I just don't see that there is any possible benefit, in the case of presidential elections anyway. I don't think there are many, if any, registered voters who haven't heard of Donald Trump or Joe Biden, so the goal can't be to raise awareness. There isn't any need to raise awareness of something everyone is already aware of.

I also find it extremely hard to believe any undecided voters could be persuaded either way just because they saw a sign with a couple names on it. I believe many are even given away for free, so it can't just be fundraising method. I get some of the appeal for the sign's owner; it's virtue signalling to his or her friends and neighbors, which inherently feels good. I don't understand what the candidate on the sign gets out of it though.

Since every candidate ever uses them, I know I must be missing something, but I can't figure out what.

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    I'm shocked this hasn't been asked before, but I can't seem to find a duplicate. Good question!
    – divibisan
    Commented Oct 8, 2020 at 1:39
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    I was also surprised, and I also looked for a question about bumper stickers, which are similar.
    – Barmar
    Commented Oct 8, 2020 at 19:42

5 Answers 5


It firms up the base. If you are willing to put up a sign then you have "picked a side" and you are less likely to forget to vote.

It helps canvassers. If you have a sign up, then canvassers know what to expect if they knock (This is a supporter, we only need to remind them to vote. This is an opposer, expect a hostile reception)

It functions as a reminder to the rest of the base: "we think this is important, if you don't vote you are letting us (your neighbours) down." There is a social aspect to voting and voting decisions.

It is expected. It is part of the ritual of elections.

It might sway a few undecided voters, it probably can't hurt, and it's cheap.

Finally, many people have their own echo chambers, and mostly hear opinions that match their own. This can remind people that there are supporters of "the other candidate" even in their own neighborhood, making it seem possible to change their vote. It might encourage people to look at election literature--watch a debate. It might be the start of a process that leads to a person changing their mind.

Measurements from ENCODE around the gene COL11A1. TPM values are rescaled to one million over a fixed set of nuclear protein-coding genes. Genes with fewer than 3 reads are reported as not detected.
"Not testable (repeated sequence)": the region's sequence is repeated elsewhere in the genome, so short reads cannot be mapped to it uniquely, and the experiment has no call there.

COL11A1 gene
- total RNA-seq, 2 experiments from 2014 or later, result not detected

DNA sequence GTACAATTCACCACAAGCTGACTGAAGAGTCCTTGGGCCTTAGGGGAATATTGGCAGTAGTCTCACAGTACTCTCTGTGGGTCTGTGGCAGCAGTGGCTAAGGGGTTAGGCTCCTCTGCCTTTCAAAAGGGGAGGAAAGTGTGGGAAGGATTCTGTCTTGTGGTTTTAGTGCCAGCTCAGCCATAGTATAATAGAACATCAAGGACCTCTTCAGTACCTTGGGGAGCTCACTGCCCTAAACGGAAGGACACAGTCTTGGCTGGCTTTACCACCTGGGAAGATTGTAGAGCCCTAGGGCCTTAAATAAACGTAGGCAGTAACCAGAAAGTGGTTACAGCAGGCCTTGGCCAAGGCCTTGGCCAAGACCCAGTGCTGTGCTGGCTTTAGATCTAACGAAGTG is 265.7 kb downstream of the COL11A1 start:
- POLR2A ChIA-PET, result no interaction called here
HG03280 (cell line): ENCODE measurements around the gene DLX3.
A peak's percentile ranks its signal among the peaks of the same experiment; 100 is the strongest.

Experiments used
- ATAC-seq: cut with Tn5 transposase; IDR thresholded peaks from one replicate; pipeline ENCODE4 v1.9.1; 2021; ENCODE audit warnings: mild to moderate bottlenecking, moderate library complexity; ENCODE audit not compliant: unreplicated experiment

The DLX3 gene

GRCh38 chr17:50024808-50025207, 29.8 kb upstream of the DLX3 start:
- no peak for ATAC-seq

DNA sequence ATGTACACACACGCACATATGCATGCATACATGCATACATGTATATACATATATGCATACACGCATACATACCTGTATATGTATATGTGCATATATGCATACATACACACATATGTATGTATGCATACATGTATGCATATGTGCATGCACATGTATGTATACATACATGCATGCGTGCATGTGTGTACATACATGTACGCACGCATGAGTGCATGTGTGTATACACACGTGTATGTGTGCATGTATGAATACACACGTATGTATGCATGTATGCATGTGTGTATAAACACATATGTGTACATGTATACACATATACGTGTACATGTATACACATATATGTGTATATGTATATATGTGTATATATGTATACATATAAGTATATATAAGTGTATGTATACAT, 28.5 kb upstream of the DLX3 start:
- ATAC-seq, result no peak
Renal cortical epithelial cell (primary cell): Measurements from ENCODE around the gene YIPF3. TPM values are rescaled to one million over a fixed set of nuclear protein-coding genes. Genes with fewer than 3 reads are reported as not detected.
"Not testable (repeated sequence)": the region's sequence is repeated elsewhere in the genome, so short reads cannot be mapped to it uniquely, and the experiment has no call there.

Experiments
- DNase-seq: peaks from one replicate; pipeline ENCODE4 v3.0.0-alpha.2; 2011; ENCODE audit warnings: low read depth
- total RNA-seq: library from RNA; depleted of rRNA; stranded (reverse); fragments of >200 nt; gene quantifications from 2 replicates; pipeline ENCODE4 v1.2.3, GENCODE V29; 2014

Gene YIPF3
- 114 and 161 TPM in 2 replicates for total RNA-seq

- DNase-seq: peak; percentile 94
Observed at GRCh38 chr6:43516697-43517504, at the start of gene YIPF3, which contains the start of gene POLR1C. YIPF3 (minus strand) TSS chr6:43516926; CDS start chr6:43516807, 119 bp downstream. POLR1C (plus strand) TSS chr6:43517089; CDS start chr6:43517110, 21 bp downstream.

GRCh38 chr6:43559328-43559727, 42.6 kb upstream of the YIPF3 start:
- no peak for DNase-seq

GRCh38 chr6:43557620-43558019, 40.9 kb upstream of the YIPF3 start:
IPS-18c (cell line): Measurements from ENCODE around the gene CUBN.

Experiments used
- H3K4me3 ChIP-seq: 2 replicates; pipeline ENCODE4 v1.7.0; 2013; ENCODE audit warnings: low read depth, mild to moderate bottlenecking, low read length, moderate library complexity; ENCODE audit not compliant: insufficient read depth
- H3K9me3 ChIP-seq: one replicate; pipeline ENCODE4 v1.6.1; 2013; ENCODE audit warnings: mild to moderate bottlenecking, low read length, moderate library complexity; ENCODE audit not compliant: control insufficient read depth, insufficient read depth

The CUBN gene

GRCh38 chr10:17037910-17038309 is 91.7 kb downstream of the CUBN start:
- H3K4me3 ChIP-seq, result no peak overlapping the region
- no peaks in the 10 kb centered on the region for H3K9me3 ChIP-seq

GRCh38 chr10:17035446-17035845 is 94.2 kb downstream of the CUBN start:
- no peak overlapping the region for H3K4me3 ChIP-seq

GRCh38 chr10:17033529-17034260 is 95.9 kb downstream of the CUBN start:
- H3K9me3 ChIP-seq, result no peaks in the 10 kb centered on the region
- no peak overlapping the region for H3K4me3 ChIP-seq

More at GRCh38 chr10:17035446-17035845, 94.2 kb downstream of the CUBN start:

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    Regarding canvassers, I think you might have it the wrong way round. Friends of mine went canvassing in last year's UK election and said that the canvassing teams essentially keep lists of likely voters for their party and aim to maximise turnout among those. They focus much less on convincing undecideds Commented Oct 8, 2020 at 7:54
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    However if you have a 'Candidate/Party X' yard sign, it's possibly useful to a canvasser from 'Candidate/Party Y' to know to avoid the property, or expect a degree of hostility. Commented Oct 8, 2020 at 10:49
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    It is also a way for a campaign to raise money by selling the signs.
    – Joe W
    Commented Oct 8, 2020 at 13:01
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    @barbecue Both Trump and Biden sell yard signs in their online campaign stores.
    – Joe W
    Commented Oct 8, 2020 at 13:23
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    In local elections, I can be swayed by yard signs. If I know one of my neighbors to be highly intelligent and generally on the same ideological spectrum as myself, a sign in their yard would be influential. In local elections sometimes there aren't the resources to make an informed decision like there is in a national election. Commented Oct 8, 2020 at 18:34

I'm sure you've heard the term 'political momentum'. That is really a misnomer: what people mean by 'momentum' is a kind of growing social pressure for the campaign and candidate that pushes the candidate into the public consciousness. Political signage (though it seems archaic) is an important part of this pressure. It has two advantages:

  • It allows individual citizens to make clear public expressions of their political allegiance, at very low cost, which increases their sense of commitment, unity, and belonging.